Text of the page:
The Relation of Jesus to His Contemporaries
The relation of Jesus to His contemporaries, and of His disciples and their writings to the founders of the various ethnic religions, is another point whence proceed various, views of the nature of Christianity. The old deist view, adopted and intensified by the Encyclopedists, that Jesus was a charlatan, that His disciples were partly cheats and partly dupes, and that Christianity was founded in fraud and perpetuated by deceit, has to all intents and purposes disappeared. But many believe that Christianity is only one of the many religions which are all of them true though none of them contain the whole truth. The modern notion of evolution has been called in to enforce this view, and Christianity is explained to be the most perfect development yet reached by the religious spirit of mankind; while the character of Jesus and the New Testament writings are explained on the same principle. On theories of this kind Christianity is the production of the natural forces of the period which gave birth to it, and contains nothing which cannot be traced back to the circumstances of the time, and the conditions of humanity. All such theories commonly rest on the general principle that the supernatural is impossible, and that whatever involves a miracle is ipso facto incredible, and then proceed by means of some special principle to explain the presence of facts which seem to imply the supernatural. (See article APOLOGETICS.) These principles are used to explain not so much the origin of Christianity itself as the origin of the Christian writings of the New Testament, and the production of the scheme of doctrine and morals therein contained. Perhaps the most ingenious of these theories is that cluster which has been produced by the writers of the Tübingen school, who have suggested the general method which has been almost universally followed by anti-supernaturalist writers. The method is by an ingenious negative criticism to separate between the original elements of Christianity as these were present in the mind of Jesus and communicated by Him to His disciples, -and those elements which were afterwards added by more philosophical adherents, and to explain how, out of the conflict I between the two opposite tendencies of Judaism and anti-Judaism, the various and conflicting elements settled into a somewhat harmonious whole. By this ingenious method Jesus is reduced to the position of a Jewish rabbi, not much more noticeable than some of his contemporaries, and Christianity is not the religion of Jesus, but what grew out of that religion when it was subjected to the influences of Roman civilization, Greek philosophy, and Eastern theosophy. Such theories are unsupported by external, and rest confessedly on internal evidence. The weakness of internal evidence when unsupported by external is well known, and in this case the internal evidence is anything but strong. There are many serious objections to be taken to the Tübingen hypotheses (see article BIBLE) merely as hypotheses, and these difficulties are so great that it is almost evident the hypotheses would never have been put forward unless the anti-supernaturalist idea of Christianity had been taken for granted at the outset. There can be little doubt that if the supernatural be admitted these various hypotheses, while they suggest some difficulties which have not yet been solved, will be found to be at variance with the plain results both of external and internal evidence.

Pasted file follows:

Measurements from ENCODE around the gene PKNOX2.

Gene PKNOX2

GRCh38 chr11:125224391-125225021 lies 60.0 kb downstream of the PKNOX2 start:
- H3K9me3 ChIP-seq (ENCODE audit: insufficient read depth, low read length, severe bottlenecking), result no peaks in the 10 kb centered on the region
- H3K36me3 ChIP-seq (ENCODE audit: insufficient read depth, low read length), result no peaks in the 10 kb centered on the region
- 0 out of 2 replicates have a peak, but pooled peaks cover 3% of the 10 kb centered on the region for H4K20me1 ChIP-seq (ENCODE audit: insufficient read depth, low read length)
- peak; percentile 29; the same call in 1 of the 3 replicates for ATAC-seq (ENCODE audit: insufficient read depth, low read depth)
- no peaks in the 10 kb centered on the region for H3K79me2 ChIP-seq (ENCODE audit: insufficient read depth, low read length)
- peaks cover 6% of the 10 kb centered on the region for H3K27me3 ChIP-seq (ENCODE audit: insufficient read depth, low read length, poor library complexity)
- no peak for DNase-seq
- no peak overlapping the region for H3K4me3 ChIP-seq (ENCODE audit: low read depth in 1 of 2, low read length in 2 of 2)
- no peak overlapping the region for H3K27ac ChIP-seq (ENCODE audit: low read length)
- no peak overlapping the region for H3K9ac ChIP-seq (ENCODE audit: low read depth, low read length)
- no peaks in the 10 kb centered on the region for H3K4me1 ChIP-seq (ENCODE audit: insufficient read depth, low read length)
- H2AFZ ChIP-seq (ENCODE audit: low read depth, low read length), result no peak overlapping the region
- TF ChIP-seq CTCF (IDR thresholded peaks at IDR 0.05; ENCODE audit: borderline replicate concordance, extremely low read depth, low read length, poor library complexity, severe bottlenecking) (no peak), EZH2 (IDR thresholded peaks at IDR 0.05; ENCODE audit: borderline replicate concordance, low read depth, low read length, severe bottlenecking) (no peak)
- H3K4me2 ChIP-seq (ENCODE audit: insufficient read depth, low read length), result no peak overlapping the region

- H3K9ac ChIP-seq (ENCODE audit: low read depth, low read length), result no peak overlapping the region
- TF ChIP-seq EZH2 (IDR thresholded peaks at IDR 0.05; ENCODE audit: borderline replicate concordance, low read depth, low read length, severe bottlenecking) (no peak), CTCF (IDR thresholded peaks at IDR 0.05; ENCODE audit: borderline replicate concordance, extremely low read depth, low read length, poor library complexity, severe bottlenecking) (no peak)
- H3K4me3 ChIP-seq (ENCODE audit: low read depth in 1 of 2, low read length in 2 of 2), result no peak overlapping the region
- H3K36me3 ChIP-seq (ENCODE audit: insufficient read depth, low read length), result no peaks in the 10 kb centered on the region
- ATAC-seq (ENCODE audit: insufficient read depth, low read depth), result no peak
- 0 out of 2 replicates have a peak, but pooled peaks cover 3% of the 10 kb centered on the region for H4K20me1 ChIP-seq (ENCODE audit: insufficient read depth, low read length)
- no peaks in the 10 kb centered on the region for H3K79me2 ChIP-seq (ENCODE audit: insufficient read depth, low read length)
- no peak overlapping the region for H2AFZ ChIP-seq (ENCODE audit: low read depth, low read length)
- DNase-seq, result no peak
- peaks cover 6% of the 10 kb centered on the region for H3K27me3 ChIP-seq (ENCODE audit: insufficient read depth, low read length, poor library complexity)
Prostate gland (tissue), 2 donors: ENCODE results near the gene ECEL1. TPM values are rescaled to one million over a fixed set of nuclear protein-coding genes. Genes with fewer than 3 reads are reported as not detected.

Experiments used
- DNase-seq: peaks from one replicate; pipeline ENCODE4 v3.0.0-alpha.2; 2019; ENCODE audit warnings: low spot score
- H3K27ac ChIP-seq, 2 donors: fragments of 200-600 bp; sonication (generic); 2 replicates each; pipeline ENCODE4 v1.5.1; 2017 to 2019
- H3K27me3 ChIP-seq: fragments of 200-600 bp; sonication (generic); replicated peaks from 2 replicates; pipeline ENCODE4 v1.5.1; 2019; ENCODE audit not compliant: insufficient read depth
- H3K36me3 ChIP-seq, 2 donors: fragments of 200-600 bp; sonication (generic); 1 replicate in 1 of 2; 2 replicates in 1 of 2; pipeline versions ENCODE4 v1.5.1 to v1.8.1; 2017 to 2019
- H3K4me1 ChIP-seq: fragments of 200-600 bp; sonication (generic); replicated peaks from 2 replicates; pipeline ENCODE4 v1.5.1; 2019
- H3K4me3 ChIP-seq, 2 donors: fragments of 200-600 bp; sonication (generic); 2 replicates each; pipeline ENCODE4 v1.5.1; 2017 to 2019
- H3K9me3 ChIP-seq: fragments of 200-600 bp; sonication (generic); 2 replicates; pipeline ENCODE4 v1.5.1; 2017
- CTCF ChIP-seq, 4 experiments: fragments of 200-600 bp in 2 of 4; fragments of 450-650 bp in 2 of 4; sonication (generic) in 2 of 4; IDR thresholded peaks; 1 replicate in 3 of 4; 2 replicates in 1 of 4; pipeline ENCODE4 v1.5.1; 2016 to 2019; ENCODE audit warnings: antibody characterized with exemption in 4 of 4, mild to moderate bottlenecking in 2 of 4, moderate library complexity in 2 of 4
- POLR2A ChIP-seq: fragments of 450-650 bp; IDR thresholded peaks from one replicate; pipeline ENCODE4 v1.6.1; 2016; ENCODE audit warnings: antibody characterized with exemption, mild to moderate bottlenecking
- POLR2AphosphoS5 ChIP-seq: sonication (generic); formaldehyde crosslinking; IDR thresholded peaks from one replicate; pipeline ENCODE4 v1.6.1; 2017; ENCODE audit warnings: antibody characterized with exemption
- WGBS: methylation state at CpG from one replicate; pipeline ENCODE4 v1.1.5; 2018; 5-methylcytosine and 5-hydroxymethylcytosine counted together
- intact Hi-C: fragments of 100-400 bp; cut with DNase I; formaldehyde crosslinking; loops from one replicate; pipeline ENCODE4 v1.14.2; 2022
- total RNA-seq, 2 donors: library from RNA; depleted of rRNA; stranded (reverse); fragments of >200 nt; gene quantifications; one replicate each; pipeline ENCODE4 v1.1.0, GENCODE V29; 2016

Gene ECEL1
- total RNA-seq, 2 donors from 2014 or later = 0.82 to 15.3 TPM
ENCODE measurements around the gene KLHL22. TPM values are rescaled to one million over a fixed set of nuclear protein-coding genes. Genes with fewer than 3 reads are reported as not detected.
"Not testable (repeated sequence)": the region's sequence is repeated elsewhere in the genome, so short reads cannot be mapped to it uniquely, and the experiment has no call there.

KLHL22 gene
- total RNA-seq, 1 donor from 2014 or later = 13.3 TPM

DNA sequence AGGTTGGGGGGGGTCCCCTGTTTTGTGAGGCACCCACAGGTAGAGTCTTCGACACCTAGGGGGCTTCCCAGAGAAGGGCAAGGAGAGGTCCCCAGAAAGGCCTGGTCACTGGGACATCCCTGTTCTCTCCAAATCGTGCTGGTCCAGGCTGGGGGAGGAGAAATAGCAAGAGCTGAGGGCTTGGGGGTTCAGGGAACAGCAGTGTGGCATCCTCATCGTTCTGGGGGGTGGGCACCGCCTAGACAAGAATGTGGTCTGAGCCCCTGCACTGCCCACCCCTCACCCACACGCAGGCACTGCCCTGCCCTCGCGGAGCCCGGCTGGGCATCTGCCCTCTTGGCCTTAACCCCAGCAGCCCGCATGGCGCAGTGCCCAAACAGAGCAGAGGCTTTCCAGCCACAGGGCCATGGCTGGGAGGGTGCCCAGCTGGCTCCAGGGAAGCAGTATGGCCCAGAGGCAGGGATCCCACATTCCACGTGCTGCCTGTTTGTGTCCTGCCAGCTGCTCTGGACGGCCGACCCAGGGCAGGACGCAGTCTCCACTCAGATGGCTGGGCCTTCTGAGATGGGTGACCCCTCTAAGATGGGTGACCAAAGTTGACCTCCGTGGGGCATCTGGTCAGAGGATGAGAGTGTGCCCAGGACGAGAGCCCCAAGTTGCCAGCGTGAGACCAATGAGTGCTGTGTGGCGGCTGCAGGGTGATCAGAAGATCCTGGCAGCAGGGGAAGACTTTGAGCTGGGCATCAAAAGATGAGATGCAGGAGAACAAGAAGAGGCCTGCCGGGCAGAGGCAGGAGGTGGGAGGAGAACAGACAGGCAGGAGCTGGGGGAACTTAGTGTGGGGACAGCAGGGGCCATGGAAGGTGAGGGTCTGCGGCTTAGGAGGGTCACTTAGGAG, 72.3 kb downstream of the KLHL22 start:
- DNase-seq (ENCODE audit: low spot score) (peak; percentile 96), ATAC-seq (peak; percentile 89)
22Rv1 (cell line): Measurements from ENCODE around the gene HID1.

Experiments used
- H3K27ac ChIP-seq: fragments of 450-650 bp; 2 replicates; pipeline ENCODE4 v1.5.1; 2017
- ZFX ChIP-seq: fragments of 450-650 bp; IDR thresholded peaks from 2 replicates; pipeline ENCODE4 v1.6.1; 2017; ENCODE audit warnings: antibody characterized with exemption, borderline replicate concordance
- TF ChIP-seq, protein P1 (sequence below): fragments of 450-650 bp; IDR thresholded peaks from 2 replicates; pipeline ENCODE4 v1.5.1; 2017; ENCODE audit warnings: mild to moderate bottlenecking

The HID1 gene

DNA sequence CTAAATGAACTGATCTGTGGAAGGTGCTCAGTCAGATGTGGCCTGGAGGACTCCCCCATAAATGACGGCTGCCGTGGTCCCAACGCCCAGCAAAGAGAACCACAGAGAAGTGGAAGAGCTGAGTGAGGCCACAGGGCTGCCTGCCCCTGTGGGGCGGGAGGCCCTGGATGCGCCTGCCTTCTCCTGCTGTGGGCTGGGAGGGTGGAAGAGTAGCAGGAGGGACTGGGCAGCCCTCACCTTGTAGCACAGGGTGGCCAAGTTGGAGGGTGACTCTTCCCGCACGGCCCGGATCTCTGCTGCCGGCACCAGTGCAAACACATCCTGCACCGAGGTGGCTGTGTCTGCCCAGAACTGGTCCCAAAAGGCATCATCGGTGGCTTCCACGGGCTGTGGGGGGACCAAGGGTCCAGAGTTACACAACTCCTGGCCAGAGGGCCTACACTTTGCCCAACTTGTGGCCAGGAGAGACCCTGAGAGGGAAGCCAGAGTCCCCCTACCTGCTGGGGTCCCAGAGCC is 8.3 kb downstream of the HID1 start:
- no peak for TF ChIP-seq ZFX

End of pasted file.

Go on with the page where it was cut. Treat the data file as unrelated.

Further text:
On the other hand those who believe in the supernatural take a different view of the relation of Jesus to His con-temporaries. He was no mere Jewish rabbi, but spake as never man spake, and did what never man did. He was the manifestation of God, and came to give by His presence, person, and work, as well as by what He said, the full revelation of God. He was while on earth the centre of the world's history, to whom all had looked forward, to whom all look back. And Christianity is not the simple product of the contemporary philosophical and religious systems, but is the embodiment of the unique appearance and work of Christ.
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Christianity - Table of Contents